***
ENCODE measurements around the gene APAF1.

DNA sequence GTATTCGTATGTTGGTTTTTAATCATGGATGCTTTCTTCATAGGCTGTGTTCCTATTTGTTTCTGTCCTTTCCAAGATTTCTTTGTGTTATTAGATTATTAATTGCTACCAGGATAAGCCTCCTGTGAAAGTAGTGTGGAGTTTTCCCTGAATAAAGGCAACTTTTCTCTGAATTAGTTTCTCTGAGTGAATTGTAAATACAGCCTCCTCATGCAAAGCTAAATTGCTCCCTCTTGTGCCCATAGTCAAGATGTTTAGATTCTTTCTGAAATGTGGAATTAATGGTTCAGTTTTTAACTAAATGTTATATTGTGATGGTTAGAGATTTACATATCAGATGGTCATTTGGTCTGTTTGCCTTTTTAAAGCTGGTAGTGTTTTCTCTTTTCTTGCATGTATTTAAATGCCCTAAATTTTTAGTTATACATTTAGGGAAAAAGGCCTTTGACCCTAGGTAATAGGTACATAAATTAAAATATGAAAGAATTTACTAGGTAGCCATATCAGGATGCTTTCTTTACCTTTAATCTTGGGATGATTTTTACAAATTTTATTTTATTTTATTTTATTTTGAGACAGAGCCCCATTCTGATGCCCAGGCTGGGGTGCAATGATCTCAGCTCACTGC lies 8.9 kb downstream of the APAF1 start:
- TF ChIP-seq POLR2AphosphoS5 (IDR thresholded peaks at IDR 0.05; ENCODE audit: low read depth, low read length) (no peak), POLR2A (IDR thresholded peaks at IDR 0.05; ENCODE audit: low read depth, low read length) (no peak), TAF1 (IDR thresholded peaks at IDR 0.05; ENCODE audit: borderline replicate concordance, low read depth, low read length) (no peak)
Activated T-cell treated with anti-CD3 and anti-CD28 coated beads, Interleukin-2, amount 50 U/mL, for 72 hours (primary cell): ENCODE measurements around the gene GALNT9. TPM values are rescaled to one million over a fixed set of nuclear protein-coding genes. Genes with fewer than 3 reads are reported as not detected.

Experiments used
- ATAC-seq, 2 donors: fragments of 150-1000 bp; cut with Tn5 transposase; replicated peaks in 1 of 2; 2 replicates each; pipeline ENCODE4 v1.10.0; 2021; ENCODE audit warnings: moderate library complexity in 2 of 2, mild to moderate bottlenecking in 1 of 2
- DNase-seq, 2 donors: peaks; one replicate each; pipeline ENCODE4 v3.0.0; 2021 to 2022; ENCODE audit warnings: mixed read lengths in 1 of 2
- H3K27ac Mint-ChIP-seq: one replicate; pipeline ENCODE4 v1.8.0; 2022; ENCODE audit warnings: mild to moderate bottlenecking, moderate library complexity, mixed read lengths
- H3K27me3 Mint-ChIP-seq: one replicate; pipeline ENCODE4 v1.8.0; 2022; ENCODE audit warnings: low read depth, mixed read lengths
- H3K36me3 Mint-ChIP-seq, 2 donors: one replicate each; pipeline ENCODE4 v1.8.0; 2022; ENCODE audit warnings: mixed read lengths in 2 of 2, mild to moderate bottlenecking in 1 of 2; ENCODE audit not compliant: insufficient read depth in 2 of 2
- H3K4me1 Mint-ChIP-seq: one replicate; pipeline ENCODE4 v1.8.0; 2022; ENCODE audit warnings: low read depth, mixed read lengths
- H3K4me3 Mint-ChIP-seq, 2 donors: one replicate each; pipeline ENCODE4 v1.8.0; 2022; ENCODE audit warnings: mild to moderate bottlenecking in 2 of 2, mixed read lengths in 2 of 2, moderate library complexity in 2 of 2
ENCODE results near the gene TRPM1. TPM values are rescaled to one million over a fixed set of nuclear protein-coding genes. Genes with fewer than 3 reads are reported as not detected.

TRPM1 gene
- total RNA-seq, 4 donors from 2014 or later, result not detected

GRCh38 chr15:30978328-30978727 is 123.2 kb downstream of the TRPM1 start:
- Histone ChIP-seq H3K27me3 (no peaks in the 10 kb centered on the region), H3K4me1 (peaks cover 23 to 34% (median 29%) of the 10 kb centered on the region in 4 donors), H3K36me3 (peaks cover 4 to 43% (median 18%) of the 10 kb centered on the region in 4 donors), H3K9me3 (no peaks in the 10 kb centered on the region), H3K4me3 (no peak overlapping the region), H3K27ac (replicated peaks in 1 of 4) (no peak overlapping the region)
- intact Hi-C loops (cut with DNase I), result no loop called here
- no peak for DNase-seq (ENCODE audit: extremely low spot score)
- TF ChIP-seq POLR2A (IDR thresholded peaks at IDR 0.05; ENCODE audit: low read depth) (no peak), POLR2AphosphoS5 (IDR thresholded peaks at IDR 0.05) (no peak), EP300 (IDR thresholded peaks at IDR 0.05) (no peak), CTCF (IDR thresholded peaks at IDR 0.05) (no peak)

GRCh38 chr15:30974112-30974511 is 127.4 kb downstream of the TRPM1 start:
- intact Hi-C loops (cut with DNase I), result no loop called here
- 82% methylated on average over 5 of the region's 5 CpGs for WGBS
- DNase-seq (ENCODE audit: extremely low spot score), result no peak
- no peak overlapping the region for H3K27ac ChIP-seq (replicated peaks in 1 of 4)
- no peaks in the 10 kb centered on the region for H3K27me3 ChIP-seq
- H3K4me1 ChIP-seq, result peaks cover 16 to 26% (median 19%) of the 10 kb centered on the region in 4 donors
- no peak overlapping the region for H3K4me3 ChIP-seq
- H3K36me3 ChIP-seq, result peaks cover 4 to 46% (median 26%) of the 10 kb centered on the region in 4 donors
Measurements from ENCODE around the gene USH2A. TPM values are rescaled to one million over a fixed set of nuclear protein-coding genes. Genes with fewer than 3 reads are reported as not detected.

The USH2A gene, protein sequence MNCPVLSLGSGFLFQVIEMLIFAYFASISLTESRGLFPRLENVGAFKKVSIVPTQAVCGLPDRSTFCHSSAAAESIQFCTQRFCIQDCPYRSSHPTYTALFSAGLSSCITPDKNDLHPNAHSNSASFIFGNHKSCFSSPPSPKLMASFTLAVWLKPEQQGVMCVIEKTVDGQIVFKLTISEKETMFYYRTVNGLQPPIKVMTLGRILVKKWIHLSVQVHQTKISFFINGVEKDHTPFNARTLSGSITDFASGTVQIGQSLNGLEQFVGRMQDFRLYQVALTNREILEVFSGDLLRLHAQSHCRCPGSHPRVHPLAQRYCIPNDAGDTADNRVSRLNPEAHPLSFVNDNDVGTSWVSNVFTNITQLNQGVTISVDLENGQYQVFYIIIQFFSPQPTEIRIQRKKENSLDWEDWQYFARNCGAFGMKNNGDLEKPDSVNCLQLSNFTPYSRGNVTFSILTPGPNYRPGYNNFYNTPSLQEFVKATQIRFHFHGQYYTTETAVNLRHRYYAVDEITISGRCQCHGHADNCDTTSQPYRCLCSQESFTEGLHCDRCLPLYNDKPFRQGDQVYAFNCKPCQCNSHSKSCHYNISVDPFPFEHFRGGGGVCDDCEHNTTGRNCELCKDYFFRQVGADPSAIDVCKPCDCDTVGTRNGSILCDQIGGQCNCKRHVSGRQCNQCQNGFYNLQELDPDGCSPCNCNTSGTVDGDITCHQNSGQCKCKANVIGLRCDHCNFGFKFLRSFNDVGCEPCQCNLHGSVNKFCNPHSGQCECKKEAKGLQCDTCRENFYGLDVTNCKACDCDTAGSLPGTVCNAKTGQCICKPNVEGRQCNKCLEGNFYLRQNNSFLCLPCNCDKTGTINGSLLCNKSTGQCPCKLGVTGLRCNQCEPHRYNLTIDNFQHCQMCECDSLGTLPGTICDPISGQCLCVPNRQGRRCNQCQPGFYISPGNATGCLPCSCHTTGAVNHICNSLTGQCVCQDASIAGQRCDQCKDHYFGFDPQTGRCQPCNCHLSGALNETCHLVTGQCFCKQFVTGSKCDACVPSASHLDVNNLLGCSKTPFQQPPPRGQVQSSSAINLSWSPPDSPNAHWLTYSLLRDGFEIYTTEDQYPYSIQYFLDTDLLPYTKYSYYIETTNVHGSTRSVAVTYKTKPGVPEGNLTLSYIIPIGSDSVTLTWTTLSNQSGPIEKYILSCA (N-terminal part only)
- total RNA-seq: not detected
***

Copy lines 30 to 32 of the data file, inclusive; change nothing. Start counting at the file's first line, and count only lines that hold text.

Measurements from ENCODE around the gene USH2A. TPM values are rescaled to one million over a fixed set of nuclear protein-coding genes. Genes with fewer than 3 reads are reported as not detected.

The USH2A gene, protein sequence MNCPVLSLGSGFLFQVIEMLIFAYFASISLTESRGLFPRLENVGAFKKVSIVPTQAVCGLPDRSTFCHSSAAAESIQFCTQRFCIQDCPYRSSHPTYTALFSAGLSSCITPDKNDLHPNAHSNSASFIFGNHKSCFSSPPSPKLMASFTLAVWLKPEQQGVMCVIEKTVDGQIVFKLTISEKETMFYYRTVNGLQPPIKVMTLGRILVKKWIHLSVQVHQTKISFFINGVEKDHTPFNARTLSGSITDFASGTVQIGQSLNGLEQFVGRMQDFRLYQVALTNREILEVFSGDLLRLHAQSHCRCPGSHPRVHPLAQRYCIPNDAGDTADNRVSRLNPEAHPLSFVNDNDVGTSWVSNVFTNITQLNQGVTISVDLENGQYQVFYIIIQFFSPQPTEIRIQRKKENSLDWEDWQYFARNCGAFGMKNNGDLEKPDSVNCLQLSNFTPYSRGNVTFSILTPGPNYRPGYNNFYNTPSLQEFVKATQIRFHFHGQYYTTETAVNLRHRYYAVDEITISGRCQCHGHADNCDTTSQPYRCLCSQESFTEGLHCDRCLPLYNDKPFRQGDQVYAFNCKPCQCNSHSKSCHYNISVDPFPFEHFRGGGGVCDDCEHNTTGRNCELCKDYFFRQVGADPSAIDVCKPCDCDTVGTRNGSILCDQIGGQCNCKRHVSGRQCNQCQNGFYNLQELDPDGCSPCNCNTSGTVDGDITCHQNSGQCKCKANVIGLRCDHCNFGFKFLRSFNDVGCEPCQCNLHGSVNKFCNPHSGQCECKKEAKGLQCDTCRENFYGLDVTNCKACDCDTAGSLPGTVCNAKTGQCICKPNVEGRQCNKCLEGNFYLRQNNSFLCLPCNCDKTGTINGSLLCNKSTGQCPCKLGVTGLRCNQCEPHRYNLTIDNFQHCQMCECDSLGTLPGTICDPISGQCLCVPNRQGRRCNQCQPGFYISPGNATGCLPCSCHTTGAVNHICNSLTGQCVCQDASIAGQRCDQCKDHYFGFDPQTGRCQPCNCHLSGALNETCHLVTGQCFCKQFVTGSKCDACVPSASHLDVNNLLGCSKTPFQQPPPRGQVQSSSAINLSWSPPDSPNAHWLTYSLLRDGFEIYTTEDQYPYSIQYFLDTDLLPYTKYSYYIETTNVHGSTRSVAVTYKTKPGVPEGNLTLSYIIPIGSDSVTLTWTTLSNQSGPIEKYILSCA (N-terminal part only)
- total RNA-seq: not detected